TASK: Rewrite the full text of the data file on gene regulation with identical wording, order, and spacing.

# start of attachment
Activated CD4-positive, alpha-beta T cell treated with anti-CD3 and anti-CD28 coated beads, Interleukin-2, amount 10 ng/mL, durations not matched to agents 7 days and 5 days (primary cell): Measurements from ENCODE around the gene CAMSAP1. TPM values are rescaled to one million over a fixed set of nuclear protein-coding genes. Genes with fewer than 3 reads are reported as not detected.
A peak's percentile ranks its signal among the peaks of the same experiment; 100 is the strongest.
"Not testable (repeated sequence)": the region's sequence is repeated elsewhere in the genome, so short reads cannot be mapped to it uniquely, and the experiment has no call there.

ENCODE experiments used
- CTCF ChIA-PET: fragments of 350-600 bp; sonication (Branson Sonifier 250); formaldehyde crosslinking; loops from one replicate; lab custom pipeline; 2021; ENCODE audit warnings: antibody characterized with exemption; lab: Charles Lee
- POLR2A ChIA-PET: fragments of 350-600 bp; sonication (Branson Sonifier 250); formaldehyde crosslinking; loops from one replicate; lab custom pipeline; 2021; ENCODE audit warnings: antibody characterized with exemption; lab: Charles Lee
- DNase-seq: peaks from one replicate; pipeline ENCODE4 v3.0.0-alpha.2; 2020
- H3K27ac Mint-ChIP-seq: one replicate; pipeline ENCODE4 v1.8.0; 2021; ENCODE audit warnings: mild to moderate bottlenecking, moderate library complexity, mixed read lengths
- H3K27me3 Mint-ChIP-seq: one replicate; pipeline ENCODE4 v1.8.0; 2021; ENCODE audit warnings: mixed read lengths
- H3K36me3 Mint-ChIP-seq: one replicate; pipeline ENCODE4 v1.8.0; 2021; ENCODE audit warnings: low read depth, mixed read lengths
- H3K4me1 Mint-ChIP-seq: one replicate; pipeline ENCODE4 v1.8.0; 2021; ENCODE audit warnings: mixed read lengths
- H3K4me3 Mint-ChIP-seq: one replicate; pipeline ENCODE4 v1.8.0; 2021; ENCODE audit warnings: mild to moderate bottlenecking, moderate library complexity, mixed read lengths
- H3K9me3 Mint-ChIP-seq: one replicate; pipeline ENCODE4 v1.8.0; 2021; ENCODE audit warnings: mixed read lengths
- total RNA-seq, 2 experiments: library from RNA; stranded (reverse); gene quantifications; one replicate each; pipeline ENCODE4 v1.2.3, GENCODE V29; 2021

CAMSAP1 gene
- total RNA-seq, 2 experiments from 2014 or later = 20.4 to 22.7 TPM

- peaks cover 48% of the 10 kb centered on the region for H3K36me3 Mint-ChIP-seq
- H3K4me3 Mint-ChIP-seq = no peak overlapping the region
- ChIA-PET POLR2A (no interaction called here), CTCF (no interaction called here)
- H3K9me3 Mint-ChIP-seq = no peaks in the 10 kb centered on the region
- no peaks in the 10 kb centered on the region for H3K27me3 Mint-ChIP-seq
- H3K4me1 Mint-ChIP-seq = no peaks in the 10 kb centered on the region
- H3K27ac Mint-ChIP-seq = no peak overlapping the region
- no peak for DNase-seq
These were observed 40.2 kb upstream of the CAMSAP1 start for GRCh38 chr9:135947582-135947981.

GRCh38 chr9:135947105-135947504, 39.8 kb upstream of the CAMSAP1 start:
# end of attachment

Activated CD4-positive, alpha-beta T cell treated with anti-CD3 and anti-CD28 coated beads, Interleukin-2, amount 10 ng/mL, durations not matched to agents 7 days and 5 days (primary cell): Measurements from ENCODE around the gene CAMSAP1. TPM values are rescaled to one million over a fixed set of nuclear protein-coding genes. Genes with fewer than 3 reads are reported as not detected.
A peak's percentile ranks its signal among the peaks of the same experiment; 100 is the strongest.
"Not testable (repeated sequence)": the region's sequence is repeated elsewhere in the genome, so short reads cannot be mapped to it uniquely, and the experiment has no call there.

ENCODE experiments used
- CTCF ChIA-PET: fragments of 350-600 bp; sonication (Branson Sonifier 250); formaldehyde crosslinking; loops from one replicate; lab custom pipeline; 2021; ENCODE audit warnings: antibody characterized with exemption; lab: Charles Lee
- POLR2A ChIA-PET: fragments of 350-600 bp; sonication (Branson Sonifier 250); formaldehyde crosslinking; loops from one replicate; lab custom pipeline; 2021; ENCODE audit warnings: antibody characterized with exemption; lab: Charles Lee
- DNase-seq: peaks from one replicate; pipeline ENCODE4 v3.0.0-alpha.2; 2020
- H3K27ac Mint-ChIP-seq: one replicate; pipeline ENCODE4 v1.8.0; 2021; ENCODE audit warnings: mild to moderate bottlenecking, moderate library complexity, mixed read lengths
- H3K27me3 Mint-ChIP-seq: one replicate; pipeline ENCODE4 v1.8.0; 2021; ENCODE audit warnings: mixed read lengths
- H3K36me3 Mint-ChIP-seq: one replicate; pipeline ENCODE4 v1.8.0; 2021; ENCODE audit warnings: low read depth, mixed read lengths
- H3K4me1 Mint-ChIP-seq: one replicate; pipeline ENCODE4 v1.8.0; 2021; ENCODE audit warnings: mixed read lengths
- H3K4me3 Mint-ChIP-seq: one replicate; pipeline ENCODE4 v1.8.0; 2021; ENCODE audit warnings: mild to moderate bottlenecking, moderate library complexity, mixed read lengths
- H3K9me3 Mint-ChIP-seq: one replicate; pipeline ENCODE4 v1.8.0; 2021; ENCODE audit warnings: mixed read lengths
- total RNA-seq, 2 experiments: library from RNA; stranded (reverse); gene quantifications; one replicate each; pipeline ENCODE4 v1.2.3, GENCODE V29; 2021

CAMSAP1 gene
- total RNA-seq, 2 experiments from 2014 or later = 20.4 to 22.7 TPM

- peaks cover 48% of the 10 kb centered on the region for H3K36me3 Mint-ChIP-seq
- H3K4me3 Mint-ChIP-seq = no peak overlapping the region
- ChIA-PET POLR2A (no interaction called here), CTCF (no interaction called here)
- H3K9me3 Mint-ChIP-seq = no peaks in the 10 kb centered on the region
- no peaks in the 10 kb centered on the region for H3K27me3 Mint-ChIP-seq
- H3K4me1 Mint-ChIP-seq = no peaks in the 10 kb centered on the region
- H3K27ac Mint-ChIP-seq = no peak overlapping the region
- no peak for DNase-seq
These were observed 40.2 kb upstream of the CAMSAP1 start for GRCh38 chr9:135947582-135947981.

GRCh38 chr9:135947105-135947504, 39.8 kb upstream of the CAMSAP1 start: